Teck Resources withdraws plan to split as Glencore circles miner
Teck Resources has withdrawn its plan to split in two, a surprise development just ahead of a key shareholder vote, as the miner sought to fend off an £18.1bn takeover attempt from Glencore.
Vancouver-based Teck’s share price in Toronto rose as much as six per cent after the announcement yesterday.
For weeks, Teck had said its plan to separate its copper and coal businesses was a better option for shareholders than Swiss miner and trader Glencore’s unsolicited bid, the latest in a wave of mining industry buyout offers fueled by demand for copper and other metals needed for the green energy transition.
While several prominent Teck shareholders had publicly supported the separation, the company could not convince the needed two-thirds of shareholders. Many investors worried the split would be unnecessarily complex, especially given a plan for the coal business to pay a royalty to the copper business.
Shareholders “would like to see a simpler and more direct separation, and that’s exactly what we will now go away and study,” chief executive Jonathan Price said on a Wednesday conference call.
“We’ll look at a range of alternatives there with the focus on maximising shareholder value and work through those details.”
Price again repeated his objection to Glencore’s bid, saying he “will not engage in something that is a distraction.”
He declined to say when he would propose a new restructuring plan to Teck shareholders.
Glencore declined to comment on Teck’s move to call off its planned separation. Its chief executive, Gary Nagle, last week had enticed Teck shareholders with the promise of a sweeter bid that has yet to come.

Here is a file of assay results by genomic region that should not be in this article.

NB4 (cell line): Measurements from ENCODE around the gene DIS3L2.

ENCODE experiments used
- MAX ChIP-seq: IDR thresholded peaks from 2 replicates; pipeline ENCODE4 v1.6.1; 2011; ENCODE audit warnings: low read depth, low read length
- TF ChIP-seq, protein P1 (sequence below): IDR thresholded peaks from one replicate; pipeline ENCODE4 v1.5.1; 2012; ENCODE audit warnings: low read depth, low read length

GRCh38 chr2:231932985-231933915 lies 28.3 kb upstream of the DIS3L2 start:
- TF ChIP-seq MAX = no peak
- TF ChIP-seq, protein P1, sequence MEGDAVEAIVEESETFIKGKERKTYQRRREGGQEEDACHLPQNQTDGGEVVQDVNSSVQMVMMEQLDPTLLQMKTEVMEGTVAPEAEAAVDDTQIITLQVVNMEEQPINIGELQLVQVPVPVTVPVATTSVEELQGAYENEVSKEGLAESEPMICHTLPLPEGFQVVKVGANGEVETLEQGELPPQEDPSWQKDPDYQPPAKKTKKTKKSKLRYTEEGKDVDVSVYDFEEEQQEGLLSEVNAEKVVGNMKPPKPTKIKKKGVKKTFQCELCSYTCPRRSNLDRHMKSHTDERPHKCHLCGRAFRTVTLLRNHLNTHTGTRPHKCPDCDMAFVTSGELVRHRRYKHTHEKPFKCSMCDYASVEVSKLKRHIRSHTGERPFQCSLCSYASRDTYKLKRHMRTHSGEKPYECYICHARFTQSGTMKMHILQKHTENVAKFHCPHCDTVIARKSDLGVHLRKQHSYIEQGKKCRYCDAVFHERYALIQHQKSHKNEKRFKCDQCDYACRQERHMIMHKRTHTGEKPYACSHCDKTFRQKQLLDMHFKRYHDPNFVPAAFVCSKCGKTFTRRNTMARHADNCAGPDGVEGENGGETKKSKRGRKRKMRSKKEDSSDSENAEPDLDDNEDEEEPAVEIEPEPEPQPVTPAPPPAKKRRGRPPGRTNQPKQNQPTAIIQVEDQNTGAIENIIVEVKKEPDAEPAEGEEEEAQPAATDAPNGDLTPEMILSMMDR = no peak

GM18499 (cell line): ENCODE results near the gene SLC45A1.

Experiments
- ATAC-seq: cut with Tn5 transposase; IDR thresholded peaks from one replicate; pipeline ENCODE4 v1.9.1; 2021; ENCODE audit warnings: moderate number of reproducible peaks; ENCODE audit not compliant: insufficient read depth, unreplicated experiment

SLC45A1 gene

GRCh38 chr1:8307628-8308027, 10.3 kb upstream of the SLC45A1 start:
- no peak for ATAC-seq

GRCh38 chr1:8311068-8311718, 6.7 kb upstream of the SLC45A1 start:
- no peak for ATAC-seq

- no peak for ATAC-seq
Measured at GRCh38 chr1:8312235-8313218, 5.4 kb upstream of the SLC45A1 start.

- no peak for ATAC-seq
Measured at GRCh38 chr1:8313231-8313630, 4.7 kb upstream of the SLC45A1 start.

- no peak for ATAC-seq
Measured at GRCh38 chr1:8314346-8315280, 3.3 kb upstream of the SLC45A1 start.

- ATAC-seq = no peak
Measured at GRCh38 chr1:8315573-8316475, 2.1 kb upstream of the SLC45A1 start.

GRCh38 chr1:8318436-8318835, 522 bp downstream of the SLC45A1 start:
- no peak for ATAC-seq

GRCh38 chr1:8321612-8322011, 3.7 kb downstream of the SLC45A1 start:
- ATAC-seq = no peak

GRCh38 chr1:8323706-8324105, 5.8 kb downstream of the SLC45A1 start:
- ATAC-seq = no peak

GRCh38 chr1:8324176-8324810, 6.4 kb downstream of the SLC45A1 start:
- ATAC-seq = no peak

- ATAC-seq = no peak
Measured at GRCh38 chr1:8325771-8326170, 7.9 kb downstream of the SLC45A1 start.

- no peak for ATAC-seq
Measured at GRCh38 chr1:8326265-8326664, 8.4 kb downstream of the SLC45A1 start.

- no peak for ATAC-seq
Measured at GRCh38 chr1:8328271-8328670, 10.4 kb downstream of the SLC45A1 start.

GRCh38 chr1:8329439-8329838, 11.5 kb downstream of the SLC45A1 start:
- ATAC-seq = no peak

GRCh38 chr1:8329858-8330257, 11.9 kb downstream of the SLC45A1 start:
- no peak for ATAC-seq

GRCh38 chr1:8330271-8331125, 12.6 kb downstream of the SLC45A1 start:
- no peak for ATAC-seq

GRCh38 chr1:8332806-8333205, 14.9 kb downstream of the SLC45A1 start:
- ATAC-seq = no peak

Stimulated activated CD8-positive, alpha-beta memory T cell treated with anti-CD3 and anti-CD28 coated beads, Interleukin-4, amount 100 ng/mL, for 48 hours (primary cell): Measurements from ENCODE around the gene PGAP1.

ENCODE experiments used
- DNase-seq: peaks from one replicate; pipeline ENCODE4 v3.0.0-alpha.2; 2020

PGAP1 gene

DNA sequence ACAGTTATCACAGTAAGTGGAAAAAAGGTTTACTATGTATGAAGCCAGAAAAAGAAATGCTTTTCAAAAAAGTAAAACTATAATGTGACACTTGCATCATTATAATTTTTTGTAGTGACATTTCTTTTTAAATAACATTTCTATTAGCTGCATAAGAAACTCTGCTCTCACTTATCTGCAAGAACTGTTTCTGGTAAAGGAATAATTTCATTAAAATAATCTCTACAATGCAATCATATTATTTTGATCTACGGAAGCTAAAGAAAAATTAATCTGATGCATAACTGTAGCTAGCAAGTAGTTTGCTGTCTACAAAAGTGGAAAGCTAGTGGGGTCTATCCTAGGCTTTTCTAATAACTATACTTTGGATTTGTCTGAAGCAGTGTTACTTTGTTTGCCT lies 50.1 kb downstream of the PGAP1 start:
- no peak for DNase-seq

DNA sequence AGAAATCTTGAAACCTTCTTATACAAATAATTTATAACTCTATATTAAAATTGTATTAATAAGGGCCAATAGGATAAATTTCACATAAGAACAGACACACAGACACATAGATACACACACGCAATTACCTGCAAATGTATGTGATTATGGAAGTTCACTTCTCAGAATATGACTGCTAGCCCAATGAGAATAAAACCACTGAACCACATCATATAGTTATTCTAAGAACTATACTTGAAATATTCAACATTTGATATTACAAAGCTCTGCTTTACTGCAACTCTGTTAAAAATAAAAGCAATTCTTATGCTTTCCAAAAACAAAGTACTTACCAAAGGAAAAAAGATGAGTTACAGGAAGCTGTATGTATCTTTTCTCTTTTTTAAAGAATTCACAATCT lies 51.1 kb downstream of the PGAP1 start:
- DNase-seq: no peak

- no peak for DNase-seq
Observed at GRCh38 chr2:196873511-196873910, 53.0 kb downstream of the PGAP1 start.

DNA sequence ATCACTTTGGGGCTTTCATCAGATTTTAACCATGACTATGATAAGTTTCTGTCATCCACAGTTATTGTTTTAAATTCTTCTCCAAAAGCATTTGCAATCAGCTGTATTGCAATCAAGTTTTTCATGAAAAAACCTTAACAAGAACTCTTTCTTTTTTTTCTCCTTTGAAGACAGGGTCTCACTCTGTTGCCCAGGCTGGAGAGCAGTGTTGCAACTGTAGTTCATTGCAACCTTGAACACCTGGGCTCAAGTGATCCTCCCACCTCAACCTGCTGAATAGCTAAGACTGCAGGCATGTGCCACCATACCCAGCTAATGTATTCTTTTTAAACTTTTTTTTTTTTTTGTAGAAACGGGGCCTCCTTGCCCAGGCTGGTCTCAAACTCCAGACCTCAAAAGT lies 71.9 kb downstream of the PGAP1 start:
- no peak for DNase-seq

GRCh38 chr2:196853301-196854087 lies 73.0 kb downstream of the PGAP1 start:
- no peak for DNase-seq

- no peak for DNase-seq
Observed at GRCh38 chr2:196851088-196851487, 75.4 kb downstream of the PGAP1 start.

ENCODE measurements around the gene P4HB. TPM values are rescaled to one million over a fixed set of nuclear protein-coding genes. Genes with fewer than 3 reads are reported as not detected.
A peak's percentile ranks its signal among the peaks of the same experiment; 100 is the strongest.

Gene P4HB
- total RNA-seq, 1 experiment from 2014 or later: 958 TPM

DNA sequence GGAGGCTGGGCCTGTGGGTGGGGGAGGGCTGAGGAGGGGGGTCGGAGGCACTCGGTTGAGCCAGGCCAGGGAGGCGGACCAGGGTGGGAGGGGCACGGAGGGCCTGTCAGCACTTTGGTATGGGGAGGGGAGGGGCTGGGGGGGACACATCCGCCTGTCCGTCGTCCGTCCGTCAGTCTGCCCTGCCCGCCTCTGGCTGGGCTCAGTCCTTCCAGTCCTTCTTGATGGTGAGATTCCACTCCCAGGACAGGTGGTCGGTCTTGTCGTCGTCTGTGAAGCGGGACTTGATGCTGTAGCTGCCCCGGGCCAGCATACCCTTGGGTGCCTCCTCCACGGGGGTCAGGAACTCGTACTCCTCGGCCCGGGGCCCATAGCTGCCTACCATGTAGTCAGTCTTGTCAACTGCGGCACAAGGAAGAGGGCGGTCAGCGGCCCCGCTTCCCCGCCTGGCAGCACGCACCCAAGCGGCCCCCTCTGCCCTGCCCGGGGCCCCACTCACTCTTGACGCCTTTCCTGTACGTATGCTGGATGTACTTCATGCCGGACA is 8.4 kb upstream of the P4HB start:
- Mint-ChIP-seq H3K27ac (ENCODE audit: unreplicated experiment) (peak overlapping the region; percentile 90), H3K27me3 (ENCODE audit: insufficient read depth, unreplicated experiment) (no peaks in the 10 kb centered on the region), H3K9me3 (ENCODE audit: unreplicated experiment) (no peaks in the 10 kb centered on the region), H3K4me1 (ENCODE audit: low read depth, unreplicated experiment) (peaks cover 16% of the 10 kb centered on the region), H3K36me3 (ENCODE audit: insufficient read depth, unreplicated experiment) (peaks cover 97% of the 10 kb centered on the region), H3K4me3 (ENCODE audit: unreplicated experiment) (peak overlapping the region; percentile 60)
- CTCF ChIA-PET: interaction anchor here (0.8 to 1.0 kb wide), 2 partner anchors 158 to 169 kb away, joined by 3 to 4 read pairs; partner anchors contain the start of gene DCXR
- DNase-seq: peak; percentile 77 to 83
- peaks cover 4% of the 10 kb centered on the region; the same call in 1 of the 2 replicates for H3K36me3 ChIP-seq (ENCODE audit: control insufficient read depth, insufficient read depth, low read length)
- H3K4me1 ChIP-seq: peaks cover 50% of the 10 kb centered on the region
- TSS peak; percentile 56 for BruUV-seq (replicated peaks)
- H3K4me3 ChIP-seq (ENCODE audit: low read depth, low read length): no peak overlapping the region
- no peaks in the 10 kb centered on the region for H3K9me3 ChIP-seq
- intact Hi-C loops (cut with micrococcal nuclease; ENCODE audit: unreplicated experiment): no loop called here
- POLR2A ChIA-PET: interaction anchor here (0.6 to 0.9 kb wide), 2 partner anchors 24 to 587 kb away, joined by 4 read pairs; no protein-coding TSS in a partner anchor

“This was a close call and can’t say we are shocked,” said Peter Letko, founding partner of Montreal based investment firm Letko Brosseau, which holds a 0.7 per cent stake in Teck and voted in favor of the split.
Glencore’s plan would combine and spin off its thermal coal unit and Teck’s steelmaking coal business, while rebranding the rest of the operations as GlenTeck.
“The pressure for Glencore to make a very significant increase in offer terms is lower now as a result of today’s developments at Teck,” said Chris LaFemina, an analyst at Jefferies.
“There are still many obstacles to Glencore getting a takeover of Teck across the finish line (controlling shareholders, Canadian authorities, antitrust), but Glencore is now one step closer to success,” LaFemina added.
Todd Kapala of Addenda Capital, which holds a 0.7 per cent stake in Teck and voted in favor of the split, said he would now like to see Price’s revised plan.
“We are also watching what could the other offers look like,” Kapala said.
At Teck’s annual general meeting on Wednesday, 98 per cent of shareholders voted in favour of amending the company’s dual class structure, which would end special voting rights of class A shareholders at the sixth year of amending this clause.
“There is no question in anyone’s mind about the incredible value creation to be unlocked… with right steps and right timing.” said Teck Chairman Emeritus Norman B Keevil.
On Monday, Chrystia Freeland, Canada’s deputy prime minister, said Teck should remain headquartered in her country, the clearest indication to date that Ottawa is closely watching the takeover battle.
Reuters – Mrinalika Roy